From our friends at Withdraw Cash Wednesday:

According to U.S. Consumer Payments Outlook Through 2020, 79 percent of consumers made monthly cash payments despite the wide range of plastic and virtual alternatives in 2016.

The report found that a wide variety of Americans prefer cash, and even those who prefer another payment option still use cash frequently. Interestingly, tech-trendy millennials comprised the largest share of consumers who prefer cash at 36 percent. Nearly a quarter of every other age group selected cash as their primary preference.

Among the primary motivations for using cash include: debt management, privacy and security, as well as avoiding payment/card fees. Conversely, less than 10 percent of Americans use cash because they cannot qualify for credit.

Cash is often favored for its versatility and convenience, especially for specific uses like person-to-person monetary transfers and small-venue transactions. The average value of cash holdings, or the amount of cash a person is carrying with them, has also grown, Packaged Facts found.

According to Packaged Facts’ latest report, cash is among the most used payment for:

  • Gifts and transfers to people;
  • Government and non-profit purchases;
  • Food and personal care supplies; and
  • Auto- and vehicle-related purchases.

“Even more so than checks, cash is confined to the physical world. Consumers do not use cash for online or automatic bill payments or online non-bill payments,” stated David Sprinkle, research director for Packaged Facts. “It may be faster to swipe or tap a card. It’s arguably easier to press a button on your cellphone or keyboard. But cold hard cash still has its place, and it’s an important one that consumers not only use but also trust.”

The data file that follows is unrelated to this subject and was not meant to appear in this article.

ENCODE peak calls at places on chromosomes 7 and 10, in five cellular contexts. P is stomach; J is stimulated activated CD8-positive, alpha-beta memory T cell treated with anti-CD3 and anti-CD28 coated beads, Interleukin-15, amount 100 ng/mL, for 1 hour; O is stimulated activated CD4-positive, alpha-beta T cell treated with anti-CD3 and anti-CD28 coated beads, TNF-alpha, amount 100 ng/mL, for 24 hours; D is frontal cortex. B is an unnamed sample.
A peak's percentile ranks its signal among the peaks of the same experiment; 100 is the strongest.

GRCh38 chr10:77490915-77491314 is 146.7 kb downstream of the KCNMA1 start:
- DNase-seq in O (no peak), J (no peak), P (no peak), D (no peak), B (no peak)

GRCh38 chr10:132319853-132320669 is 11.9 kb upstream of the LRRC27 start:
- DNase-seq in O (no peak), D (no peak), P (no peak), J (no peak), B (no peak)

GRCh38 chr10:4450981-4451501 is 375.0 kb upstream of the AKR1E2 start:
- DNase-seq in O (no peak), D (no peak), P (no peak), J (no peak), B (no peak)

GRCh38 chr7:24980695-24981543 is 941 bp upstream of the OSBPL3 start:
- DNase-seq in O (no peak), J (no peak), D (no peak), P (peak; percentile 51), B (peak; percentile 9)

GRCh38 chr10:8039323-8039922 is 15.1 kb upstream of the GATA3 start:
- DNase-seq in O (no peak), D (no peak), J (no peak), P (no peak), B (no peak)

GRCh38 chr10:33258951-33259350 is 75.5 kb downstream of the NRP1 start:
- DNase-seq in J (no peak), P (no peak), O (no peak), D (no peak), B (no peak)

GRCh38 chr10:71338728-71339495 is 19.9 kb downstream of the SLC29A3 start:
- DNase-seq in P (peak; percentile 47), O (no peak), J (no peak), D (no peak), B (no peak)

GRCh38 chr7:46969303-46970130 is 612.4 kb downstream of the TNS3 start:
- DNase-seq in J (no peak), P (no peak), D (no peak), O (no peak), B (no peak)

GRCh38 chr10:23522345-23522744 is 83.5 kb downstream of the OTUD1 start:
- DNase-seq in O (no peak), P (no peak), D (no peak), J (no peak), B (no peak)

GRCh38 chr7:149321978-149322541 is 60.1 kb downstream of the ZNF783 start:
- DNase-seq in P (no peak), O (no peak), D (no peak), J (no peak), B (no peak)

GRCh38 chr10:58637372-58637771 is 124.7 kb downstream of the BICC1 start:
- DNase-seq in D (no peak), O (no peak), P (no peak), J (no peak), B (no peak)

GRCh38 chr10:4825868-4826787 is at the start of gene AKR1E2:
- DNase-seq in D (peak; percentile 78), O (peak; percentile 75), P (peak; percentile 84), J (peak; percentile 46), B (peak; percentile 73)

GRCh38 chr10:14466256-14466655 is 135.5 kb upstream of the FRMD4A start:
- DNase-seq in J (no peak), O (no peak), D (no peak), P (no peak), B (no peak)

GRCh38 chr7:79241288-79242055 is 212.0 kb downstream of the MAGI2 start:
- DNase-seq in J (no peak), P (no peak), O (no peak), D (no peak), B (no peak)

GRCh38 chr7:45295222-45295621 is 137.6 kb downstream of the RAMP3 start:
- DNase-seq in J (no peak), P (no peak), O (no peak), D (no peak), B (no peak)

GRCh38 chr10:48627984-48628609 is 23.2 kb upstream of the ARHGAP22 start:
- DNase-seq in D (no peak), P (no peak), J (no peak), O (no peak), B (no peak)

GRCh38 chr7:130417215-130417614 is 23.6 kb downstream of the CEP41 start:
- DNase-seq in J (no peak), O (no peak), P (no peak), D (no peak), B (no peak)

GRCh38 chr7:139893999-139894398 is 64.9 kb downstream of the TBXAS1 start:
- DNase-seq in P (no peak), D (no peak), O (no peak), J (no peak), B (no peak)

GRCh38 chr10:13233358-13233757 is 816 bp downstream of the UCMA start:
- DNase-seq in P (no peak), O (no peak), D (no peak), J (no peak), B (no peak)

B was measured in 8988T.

Despite these figures, cash is facing two notable challenges. The first is that consumers are making fewer small dollar payments with cash. The market research firm estimates that cash is used for more than 50 percent of transactions that are under $25 and for more than 60 of purchases that are less than $10. The second is credit cards. When asked what payment instrument they preferred if their primary option was unavailable, 55 percent of people who prefer checks, debit cards or credit cards chose cash.